As VGT is expensive and adds more failure modes to the engine system, some manufacturers have opted to use wastegated turbochargers, but with unequal volutes on the divided turbine housing; first volute 102 for receiving exhaust from engine cylinders not incorporating EGR and second volute 104 receiving exhaust from engine cylinders incorporating EGR as shown in FIG. 1. This is often referred to as “Asymmetrical Volute Turbocharging”, and is less expensive than VGT for driving EGR. It also provides some filet economy benefit as the engine's cylinders that are not required to provide EGR can operate at a much lower negative pressure gradient or even at a positive pressure gradient. However, the control for EGR and air fuel ratio is not as precise as the VGT system. The schematic for this type of system is shown in FIG. 2 wherein a diesel engine 202 (having six cylinders 204a-204f for the example) is provided with a turbocharger 206 having a compressor 208 and turbine 210 with the turbine driving the compressor through a shaft 212. A charge air cooler 214 receives charge air from the compressor section 208 and provides the charge air to the engine inlet manifold 216. Exhaust from the engine cylinders is provided from three non-EGR cylinders 204a-204c to a first exhaust manifold 218. The first exhaust manifold 218 is connected to the first volute 102. Exhaust from three EGR cylinders 204d-204f is provided to a second exhaust manifold 220. The second exhaust manifold provides EGR through an EGR cooler 222 and a control valve 224 into the inlet manifold 216. The second exhaust manifold also provides flow into the second volute 104. The first and second volutes 102 and 104 provide exhaust flow to drive the turbine 210 with a wastegate 226 providing boost pressure control. Prior art unequal volute systems require a wastegate for boost control and do not provide any secondary control capability for EGR tailoring.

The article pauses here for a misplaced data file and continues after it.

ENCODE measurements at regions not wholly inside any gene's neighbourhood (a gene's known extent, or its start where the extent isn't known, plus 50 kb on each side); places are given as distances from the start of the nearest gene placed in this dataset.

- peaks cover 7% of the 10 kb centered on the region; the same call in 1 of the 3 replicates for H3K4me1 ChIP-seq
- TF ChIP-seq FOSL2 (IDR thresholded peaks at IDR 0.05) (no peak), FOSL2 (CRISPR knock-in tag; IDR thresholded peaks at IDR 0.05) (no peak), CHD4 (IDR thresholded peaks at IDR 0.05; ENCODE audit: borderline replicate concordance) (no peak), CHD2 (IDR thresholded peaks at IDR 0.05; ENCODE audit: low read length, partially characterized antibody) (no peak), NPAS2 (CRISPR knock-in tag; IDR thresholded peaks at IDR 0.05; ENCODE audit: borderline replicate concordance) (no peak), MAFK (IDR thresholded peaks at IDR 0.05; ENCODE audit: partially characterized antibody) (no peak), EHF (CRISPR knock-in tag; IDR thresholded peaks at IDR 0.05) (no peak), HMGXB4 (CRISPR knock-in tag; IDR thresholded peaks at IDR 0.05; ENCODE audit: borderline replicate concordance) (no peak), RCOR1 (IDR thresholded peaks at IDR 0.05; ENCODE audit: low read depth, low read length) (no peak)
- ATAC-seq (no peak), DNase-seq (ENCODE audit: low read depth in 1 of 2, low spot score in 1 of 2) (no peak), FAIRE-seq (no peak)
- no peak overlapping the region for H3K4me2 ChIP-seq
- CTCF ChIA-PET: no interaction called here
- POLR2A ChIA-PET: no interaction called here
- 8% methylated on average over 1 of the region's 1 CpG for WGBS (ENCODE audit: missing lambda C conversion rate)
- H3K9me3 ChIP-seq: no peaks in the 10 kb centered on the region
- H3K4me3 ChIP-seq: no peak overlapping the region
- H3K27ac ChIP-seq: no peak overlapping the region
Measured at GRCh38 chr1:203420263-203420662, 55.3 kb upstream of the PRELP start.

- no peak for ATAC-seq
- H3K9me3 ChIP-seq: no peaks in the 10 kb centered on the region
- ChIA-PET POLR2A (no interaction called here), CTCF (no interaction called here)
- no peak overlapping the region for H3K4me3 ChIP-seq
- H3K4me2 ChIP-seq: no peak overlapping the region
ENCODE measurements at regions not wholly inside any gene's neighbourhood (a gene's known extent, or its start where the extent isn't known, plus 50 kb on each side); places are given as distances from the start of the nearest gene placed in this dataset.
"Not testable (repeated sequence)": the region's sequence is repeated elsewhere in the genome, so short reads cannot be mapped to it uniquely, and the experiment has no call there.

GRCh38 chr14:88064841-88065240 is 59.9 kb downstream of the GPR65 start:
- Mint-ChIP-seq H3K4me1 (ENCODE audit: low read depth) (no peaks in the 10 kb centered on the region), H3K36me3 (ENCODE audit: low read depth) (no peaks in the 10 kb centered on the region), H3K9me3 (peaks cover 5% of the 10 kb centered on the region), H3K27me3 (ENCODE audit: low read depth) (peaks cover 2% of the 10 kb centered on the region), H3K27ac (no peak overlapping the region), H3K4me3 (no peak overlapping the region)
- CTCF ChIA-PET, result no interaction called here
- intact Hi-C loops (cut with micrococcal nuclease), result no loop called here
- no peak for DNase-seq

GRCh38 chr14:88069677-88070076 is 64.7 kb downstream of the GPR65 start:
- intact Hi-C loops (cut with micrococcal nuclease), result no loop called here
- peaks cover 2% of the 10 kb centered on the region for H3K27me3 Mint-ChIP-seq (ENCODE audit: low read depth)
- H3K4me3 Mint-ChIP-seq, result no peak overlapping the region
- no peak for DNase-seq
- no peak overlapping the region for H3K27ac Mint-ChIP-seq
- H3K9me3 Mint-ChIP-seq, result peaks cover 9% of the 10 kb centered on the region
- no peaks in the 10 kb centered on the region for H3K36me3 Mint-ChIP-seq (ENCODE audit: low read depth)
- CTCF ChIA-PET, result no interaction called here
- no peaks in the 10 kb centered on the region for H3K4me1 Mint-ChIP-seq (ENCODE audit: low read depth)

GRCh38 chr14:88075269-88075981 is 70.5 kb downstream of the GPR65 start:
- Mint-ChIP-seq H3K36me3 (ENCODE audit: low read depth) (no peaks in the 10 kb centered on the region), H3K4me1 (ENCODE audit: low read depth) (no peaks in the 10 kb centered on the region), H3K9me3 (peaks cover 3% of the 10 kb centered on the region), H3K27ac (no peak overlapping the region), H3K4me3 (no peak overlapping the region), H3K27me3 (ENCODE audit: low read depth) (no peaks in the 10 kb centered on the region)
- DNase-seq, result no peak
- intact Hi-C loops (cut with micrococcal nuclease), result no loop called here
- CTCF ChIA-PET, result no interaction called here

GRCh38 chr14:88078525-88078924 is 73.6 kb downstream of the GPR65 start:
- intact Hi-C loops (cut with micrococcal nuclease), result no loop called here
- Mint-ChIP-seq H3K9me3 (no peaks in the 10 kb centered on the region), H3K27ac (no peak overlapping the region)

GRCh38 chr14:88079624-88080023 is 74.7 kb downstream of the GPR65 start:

It is therefore desirable to provide a variable geometry turbine for use with EGR which does not require a wastegate. It is additionally desirable to separately control EGR flow and boost.

SUMMARY OF THE INVENTION

The embodiments of the present application describe a variable geometry turbine for turbochargers in exhaust gas recirculation engines which incorporates a turbine housing having an exhaust inlet with a first side receiving exhaust from cylinders having exhaust gas recirculation (EGR) and a second side receiving exhaust from non-EGR cylinders. The first side has a first EGR-driving passage and a second EGR-driving passage and the second side having a first non-EGR-driving passage and a second non-EGR-driving passage. A first control valve is associated with the second EGR-driving passage and a second control valve is associated with the second non-EGR-driving passage. A controller is adapted to control the first and second control valves.

The embodiments provide a method for exhaust recirculation control wherein exhaust is drawn from a plurality of non-EGR cylinders in an engine with a first exhaust manifold and exhaust is drawn from a plurality of EGR cylinders in the engine with a second exhaust manifold. Exhaust is received from the first exhaust manifold in a turbine exhaust inlet with a first side having a first EGR-driving passage and a second EGR-driving passage connected to the first exhaust manifold. Exhaust is controlled between the first EGR-driving passage and the second EGR-driving passage with a first control valve associated with the second EGR-driving passage to control back pressure for EGR flow. Exhaust is received from the second exhaust manifold in a second side of the turbine exhaust inlet having a first non-EGR-driving passage and a second non-EGR-driving passage connected to the second manifold. Exhaust flow is controlled between the first non-EGR-driving passage and the second non-EGR-driving passage with a second control valve associated with the second non-EGR-driving passage to control boost.